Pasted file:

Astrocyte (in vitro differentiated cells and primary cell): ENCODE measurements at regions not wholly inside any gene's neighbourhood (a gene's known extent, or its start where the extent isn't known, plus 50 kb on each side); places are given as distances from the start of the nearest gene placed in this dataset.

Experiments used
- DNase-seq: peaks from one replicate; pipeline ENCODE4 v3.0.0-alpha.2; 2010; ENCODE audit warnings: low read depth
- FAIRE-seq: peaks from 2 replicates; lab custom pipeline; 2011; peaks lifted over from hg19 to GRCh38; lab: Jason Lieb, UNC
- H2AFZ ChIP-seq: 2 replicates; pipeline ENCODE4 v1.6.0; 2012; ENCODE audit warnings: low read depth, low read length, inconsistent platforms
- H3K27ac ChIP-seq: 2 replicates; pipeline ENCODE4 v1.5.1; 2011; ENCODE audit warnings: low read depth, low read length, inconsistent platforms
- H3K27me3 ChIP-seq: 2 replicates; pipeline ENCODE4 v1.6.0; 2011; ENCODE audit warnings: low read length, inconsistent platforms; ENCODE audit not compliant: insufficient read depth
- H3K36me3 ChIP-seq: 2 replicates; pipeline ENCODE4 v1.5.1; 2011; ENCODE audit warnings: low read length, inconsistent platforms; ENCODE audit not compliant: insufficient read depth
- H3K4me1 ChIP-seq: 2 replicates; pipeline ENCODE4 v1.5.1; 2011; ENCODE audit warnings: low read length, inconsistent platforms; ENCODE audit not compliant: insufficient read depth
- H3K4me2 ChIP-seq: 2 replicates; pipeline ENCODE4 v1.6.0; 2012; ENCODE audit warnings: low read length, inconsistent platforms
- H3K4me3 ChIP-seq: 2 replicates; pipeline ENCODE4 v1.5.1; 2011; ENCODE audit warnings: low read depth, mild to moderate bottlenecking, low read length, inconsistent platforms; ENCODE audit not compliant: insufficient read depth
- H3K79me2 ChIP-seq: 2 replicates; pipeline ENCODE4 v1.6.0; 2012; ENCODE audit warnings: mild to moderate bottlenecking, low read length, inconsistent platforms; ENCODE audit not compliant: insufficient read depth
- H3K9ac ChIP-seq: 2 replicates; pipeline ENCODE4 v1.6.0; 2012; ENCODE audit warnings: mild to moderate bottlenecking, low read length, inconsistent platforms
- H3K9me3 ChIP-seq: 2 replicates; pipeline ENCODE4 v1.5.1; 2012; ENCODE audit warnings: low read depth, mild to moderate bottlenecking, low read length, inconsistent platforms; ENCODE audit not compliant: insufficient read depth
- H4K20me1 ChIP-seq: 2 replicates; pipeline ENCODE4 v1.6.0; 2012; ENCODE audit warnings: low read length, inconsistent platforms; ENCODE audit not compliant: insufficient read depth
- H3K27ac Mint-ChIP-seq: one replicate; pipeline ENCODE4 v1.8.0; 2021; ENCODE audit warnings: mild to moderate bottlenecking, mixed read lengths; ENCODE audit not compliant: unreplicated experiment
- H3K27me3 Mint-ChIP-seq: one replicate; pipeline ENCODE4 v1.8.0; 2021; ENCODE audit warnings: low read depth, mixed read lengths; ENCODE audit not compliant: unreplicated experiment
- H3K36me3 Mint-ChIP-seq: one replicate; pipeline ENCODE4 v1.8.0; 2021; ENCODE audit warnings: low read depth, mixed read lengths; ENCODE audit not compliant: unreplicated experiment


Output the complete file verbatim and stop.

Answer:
Astrocyte (in vitro differentiated cells and primary cell): ENCODE measurements at regions not wholly inside any gene's neighbourhood (a gene's known extent, or its start where the extent isn't known, plus 50 kb on each side); places are given as distances from the start of the nearest gene placed in this dataset.

Experiments used
- DNase-seq: peaks from one replicate; pipeline ENCODE4 v3.0.0-alpha.2; 2010; ENCODE audit warnings: low read depth
- FAIRE-seq: peaks from 2 replicates; lab custom pipeline; 2011; peaks lifted over from hg19 to GRCh38; lab: Jason Lieb, UNC
- H2AFZ ChIP-seq: 2 replicates; pipeline ENCODE4 v1.6.0; 2012; ENCODE audit warnings: low read depth, low read length, inconsistent platforms
- H3K27ac ChIP-seq: 2 replicates; pipeline ENCODE4 v1.5.1; 2011; ENCODE audit warnings: low read depth, low read length, inconsistent platforms
- H3K27me3 ChIP-seq: 2 replicates; pipeline ENCODE4 v1.6.0; 2011; ENCODE audit warnings: low read length, inconsistent platforms; ENCODE audit not compliant: insufficient read depth
- H3K36me3 ChIP-seq: 2 replicates; pipeline ENCODE4 v1.5.1; 2011; ENCODE audit warnings: low read length, inconsistent platforms; ENCODE audit not compliant: insufficient read depth
- H3K4me1 ChIP-seq: 2 replicates; pipeline ENCODE4 v1.5.1; 2011; ENCODE audit warnings: low read length, inconsistent platforms; ENCODE audit not compliant: insufficient read depth
- H3K4me2 ChIP-seq: 2 replicates; pipeline ENCODE4 v1.6.0; 2012; ENCODE audit warnings: low read length, inconsistent platforms
- H3K4me3 ChIP-seq: 2 replicates; pipeline ENCODE4 v1.5.1; 2011; ENCODE audit warnings: low read depth, mild to moderate bottlenecking, low read length, inconsistent platforms; ENCODE audit not compliant: insufficient read depth
- H3K79me2 ChIP-seq: 2 replicates; pipeline ENCODE4 v1.6.0; 2012; ENCODE audit warnings: mild to moderate bottlenecking, low read length, inconsistent platforms; ENCODE audit not compliant: insufficient read depth
- H3K9ac ChIP-seq: 2 replicates; pipeline ENCODE4 v1.6.0; 2012; ENCODE audit warnings: mild to moderate bottlenecking, low read length, inconsistent platforms
- H3K9me3 ChIP-seq: 2 replicates; pipeline ENCODE4 v1.5.1; 2012; ENCODE audit warnings: low read depth, mild to moderate bottlenecking, low read length, inconsistent platforms; ENCODE audit not compliant: insufficient read depth
- H4K20me1 ChIP-seq: 2 replicates; pipeline ENCODE4 v1.6.0; 2012; ENCODE audit warnings: low read length, inconsistent platforms; ENCODE audit not compliant: insufficient read depth
- H3K27ac Mint-ChIP-seq: one replicate; pipeline ENCODE4 v1.8.0; 2021; ENCODE audit warnings: mild to moderate bottlenecking, mixed read lengths; ENCODE audit not compliant: unreplicated experiment
- H3K27me3 Mint-ChIP-seq: one replicate; pipeline ENCODE4 v1.8.0; 2021; ENCODE audit warnings: low read depth, mixed read lengths; ENCODE audit not compliant: unreplicated experiment
- H3K36me3 Mint-ChIP-seq: one replicate; pipeline ENCODE4 v1.8.0; 2021; ENCODE audit warnings: low read depth, mixed read lengths; ENCODE audit not compliant: unreplicated experiment